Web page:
When it comes to obtaining a good outcome for clients relative to resource management, settlements usually provide outcomes more efficiently than litigation. Typically, the earlier the resolution, the better for everyone concerned.
On the plaintiff side, clients and law firms can net more money without investing much into the case. On the defense side, higher legal costs do not ordinarily decrease indemnity payouts.
Unfortunately, when either or both sides overplay their hands or believe they must engage in discovery before negotiating, inefficiency can creep in and take over. Before you know it, you’re a year or two into the litigation and no one’s talked to the other side to find out what they really want.
For lawyers, efficiency can be measured with metrics such as the lifecycle of the firm’s caseload, the percentage of cases settled within the first 90 days, the percentage of cases settled without depositions or a dispositive motion, and the average legal cost compared to the average settlement amount. An increasing number of institutions are asking counsel for these performance metrics.
Despite counsel’s best efforts, sometimes cases are not settled until the eve of trial. Who’s to blame when cases settle later than they should? Usually, each side blames the other. But the truth is either side can lead the way to greater efficiency.
Good negotiators find a way to engage the other side and get around the complexities of a case. This includes an early assessment or resolution strategy that finds something of interest to the other side that will motivate them — not compel them — to talk.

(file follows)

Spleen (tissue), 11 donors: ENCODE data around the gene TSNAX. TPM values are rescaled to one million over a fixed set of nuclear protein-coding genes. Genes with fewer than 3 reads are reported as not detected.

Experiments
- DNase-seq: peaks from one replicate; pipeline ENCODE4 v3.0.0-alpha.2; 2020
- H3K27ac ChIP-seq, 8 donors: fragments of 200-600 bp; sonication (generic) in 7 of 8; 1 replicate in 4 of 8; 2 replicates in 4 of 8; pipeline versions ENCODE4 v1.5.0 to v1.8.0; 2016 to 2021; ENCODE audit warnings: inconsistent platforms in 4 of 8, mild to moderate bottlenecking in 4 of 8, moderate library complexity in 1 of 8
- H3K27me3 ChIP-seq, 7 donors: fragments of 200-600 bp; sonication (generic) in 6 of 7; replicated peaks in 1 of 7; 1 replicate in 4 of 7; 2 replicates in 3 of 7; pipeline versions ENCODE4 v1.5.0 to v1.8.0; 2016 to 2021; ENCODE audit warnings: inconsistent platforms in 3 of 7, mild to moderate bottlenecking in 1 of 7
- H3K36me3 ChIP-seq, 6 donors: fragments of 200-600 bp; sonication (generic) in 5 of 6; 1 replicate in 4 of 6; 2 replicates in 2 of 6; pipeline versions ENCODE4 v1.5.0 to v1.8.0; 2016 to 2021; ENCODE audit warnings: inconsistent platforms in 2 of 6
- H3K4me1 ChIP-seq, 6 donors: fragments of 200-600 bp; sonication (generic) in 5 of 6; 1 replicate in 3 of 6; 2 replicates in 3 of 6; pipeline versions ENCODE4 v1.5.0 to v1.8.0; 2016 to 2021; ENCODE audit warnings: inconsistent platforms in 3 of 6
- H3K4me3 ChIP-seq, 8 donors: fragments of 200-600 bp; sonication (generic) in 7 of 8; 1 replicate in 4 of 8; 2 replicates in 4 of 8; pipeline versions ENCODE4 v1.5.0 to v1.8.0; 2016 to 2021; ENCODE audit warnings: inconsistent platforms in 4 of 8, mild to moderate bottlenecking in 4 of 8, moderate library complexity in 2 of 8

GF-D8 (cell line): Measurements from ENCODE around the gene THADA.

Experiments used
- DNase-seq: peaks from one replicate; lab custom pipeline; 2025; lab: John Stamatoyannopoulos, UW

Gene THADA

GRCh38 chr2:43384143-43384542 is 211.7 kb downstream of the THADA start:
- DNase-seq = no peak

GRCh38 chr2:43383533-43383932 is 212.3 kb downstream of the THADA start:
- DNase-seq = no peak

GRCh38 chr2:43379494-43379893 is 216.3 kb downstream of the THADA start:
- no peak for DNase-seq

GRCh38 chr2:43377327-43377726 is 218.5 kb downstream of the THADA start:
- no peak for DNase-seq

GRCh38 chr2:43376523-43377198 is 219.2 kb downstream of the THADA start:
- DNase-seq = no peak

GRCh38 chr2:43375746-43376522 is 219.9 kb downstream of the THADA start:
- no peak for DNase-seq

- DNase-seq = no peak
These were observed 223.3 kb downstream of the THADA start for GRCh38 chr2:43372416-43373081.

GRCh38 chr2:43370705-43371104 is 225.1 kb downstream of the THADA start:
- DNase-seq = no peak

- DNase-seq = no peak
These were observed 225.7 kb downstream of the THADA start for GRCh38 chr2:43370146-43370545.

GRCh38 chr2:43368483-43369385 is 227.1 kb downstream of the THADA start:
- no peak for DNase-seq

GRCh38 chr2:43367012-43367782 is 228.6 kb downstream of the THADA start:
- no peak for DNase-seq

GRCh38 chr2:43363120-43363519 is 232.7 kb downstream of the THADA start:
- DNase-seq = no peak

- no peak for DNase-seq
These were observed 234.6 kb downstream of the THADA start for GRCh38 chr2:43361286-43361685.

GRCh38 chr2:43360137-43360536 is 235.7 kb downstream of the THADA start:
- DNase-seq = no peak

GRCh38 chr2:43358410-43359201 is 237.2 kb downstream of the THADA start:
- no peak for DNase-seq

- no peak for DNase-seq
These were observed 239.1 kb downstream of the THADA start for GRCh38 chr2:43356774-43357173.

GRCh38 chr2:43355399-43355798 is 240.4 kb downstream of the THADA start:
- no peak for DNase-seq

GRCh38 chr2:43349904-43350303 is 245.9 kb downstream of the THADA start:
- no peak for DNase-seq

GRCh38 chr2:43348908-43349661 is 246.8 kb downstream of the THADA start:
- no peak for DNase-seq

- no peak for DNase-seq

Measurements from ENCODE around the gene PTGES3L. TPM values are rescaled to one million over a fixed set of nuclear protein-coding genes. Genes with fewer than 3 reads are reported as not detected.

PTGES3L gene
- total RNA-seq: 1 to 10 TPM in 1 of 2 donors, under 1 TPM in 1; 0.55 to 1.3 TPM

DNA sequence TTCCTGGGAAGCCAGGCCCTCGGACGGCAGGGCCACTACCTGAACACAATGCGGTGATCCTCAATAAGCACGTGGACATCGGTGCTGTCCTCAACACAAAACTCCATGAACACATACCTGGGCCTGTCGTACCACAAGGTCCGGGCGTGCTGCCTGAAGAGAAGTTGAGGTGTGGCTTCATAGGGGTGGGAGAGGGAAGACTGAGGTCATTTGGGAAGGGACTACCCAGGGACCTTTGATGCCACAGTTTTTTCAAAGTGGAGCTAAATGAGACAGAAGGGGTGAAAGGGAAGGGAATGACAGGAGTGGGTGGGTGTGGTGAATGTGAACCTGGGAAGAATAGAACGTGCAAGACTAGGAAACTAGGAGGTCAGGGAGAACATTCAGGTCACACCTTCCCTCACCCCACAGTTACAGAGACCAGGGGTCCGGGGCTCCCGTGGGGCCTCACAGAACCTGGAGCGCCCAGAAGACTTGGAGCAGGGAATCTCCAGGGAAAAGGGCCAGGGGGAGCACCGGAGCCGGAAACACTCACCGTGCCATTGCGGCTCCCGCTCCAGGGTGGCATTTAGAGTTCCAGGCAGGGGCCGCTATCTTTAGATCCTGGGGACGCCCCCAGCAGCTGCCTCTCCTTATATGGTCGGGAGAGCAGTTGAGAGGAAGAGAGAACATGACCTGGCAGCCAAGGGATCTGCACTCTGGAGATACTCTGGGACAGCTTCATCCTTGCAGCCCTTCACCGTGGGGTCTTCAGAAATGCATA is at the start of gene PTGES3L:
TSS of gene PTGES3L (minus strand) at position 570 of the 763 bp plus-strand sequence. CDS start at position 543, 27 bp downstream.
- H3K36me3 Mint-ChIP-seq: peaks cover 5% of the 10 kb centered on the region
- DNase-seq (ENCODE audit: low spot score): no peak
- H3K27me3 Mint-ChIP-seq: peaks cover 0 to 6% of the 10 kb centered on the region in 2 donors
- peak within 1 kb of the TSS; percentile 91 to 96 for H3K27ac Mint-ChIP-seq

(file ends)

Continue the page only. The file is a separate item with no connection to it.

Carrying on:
A personal touch can make this happen. Pick up the phone and call the other side. Don’t hide behind email. Build credibility by conceding obvious issues in your case. Ask big-picture, open-ended questions, inviting the other side to talk about whatever is important to them. And then listen — I can’t stress that enough. Most lawyers and claims professionals are dying to talk about how great their case is, but they fail to appreciate what the other side really wants.
One tradition that leads to inefficiency is the belief that a demand is needed from the plaintiff before an offer can be made from the defense. First of all, the manner in which a demand is requested may influence the amount demanded. Second, there is no rule about who goes first. A strong opening offer that is within your expected payout is not giving anything away if it serves a broader strategy.
In other words, have a plan to bring about cooperation or identify when and how you will exit the discussion if the other side prefers to compete. The first one to show how serious they are about negotiating in good faith controls the board.
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From the Mediate.com interview series -- a conversation with David Hoffman about his chapter in the book :"Evolution of a Field: Personal Histories in Conflict Resolution." https://youtu.be/FEeKhWIM1A0By David Hoffman